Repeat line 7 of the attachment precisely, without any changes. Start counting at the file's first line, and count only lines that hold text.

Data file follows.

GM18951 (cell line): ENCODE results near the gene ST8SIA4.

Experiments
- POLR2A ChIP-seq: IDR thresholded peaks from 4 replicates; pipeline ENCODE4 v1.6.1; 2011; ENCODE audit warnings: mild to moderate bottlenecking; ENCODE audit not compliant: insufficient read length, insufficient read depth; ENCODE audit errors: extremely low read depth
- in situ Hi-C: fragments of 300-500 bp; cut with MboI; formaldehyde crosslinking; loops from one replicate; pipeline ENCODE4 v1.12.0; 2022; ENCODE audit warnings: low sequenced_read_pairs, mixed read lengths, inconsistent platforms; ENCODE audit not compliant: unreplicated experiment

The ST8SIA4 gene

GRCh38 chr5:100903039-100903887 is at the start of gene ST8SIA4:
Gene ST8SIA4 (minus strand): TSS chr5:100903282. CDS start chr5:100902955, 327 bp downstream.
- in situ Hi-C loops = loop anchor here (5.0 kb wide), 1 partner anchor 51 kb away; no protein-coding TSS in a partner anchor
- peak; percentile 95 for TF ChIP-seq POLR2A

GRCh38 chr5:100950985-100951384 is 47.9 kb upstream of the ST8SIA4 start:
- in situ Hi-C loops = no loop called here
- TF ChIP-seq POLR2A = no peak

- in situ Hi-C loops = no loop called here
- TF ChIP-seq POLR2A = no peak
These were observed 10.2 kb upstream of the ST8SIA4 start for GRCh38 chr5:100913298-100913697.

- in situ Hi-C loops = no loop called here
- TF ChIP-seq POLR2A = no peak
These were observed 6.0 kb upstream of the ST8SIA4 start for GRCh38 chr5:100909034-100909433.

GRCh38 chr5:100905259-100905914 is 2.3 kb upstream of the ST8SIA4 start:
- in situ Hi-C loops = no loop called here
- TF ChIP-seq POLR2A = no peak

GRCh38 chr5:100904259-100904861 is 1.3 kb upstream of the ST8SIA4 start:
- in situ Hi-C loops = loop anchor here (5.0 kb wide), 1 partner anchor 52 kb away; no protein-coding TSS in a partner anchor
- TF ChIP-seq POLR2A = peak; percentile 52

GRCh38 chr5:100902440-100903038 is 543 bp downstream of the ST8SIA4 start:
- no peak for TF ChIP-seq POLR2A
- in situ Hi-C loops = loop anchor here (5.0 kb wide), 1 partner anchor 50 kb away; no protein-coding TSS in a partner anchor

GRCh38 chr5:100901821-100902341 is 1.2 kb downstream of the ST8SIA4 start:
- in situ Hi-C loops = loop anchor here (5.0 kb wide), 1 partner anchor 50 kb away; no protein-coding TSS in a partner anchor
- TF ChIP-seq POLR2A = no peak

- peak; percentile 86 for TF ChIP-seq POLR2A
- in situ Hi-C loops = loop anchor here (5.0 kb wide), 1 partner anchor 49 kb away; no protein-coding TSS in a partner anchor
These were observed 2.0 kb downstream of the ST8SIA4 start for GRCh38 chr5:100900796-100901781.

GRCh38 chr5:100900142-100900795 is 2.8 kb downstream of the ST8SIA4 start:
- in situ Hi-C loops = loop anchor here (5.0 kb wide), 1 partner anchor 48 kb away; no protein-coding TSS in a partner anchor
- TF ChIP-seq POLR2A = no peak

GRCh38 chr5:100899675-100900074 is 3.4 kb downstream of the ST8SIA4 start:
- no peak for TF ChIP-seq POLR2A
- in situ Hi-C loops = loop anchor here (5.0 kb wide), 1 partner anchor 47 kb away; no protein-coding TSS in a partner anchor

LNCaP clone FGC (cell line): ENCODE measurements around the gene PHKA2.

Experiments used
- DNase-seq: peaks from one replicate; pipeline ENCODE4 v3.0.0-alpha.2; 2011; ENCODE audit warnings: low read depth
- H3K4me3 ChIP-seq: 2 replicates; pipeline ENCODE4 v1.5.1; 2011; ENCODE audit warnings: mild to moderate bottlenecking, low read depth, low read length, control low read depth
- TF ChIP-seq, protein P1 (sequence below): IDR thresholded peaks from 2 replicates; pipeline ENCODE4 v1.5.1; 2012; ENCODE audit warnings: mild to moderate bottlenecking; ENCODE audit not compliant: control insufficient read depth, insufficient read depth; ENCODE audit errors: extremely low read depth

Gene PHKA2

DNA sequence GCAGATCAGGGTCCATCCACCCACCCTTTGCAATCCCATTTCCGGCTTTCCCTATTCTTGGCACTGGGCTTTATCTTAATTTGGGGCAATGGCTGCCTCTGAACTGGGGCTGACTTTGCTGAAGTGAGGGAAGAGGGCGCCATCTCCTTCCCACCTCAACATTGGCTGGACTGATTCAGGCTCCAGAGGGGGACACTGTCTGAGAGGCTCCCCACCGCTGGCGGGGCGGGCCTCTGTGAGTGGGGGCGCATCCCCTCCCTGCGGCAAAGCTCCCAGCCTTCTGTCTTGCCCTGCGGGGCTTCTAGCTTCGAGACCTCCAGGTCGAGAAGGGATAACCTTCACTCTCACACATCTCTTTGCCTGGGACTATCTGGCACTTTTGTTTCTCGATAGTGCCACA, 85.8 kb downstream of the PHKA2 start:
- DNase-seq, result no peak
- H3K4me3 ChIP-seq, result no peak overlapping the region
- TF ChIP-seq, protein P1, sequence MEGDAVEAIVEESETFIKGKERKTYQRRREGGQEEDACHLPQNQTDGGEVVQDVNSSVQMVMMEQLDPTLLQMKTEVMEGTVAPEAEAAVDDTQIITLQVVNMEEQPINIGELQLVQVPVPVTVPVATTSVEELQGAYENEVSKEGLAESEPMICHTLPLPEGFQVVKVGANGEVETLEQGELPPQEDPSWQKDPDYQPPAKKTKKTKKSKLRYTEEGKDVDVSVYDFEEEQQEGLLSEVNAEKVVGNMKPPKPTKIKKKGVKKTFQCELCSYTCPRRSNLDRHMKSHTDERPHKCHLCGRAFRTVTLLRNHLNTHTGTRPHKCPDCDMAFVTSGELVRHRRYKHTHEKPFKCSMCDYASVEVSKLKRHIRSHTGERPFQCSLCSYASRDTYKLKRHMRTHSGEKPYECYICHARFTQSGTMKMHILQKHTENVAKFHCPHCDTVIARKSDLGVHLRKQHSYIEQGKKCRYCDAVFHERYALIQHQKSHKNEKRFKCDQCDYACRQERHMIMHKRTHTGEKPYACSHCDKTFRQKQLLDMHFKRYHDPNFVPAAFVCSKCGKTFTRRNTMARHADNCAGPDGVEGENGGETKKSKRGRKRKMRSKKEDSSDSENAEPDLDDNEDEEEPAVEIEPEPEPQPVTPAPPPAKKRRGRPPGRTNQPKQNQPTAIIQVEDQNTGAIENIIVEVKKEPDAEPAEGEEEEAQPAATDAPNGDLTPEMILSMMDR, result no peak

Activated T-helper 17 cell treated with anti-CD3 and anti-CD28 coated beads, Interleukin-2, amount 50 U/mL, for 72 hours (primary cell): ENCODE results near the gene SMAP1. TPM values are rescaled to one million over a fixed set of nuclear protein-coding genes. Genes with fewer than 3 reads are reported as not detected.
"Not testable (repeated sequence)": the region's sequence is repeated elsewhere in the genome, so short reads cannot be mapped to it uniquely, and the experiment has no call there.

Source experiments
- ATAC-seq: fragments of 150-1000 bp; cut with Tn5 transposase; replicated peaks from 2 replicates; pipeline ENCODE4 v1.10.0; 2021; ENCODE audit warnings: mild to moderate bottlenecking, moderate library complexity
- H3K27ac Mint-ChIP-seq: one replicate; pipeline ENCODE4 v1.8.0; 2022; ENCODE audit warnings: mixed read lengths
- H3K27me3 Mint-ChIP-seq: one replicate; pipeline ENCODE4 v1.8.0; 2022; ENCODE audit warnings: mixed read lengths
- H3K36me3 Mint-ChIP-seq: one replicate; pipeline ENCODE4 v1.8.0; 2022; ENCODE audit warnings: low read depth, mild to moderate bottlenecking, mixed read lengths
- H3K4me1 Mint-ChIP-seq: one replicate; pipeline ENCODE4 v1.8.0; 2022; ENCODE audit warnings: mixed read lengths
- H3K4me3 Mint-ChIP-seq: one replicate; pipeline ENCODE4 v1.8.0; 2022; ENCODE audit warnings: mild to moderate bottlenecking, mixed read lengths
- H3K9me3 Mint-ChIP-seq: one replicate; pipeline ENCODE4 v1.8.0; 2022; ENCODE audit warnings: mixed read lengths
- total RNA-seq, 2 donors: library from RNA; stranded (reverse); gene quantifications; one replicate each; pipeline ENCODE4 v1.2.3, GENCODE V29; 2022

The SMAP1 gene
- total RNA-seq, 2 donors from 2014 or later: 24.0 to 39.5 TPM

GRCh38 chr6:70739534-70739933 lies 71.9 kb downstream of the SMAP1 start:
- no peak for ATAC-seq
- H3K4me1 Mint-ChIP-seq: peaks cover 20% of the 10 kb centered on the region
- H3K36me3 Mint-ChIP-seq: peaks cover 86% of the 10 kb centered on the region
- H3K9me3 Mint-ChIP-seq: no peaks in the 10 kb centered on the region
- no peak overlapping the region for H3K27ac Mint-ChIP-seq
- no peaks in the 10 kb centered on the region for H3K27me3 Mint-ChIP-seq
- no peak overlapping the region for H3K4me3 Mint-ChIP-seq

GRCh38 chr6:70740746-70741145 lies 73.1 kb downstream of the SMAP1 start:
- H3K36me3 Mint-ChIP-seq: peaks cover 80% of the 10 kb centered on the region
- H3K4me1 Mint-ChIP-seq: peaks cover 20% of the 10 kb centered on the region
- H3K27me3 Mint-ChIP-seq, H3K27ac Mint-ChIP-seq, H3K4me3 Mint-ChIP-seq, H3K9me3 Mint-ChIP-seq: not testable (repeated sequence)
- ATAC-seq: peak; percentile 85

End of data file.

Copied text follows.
Gene ST8SIA4 (minus strand): TSS chr5:100903282. CDS start chr5:100902955, 327 bp downstream.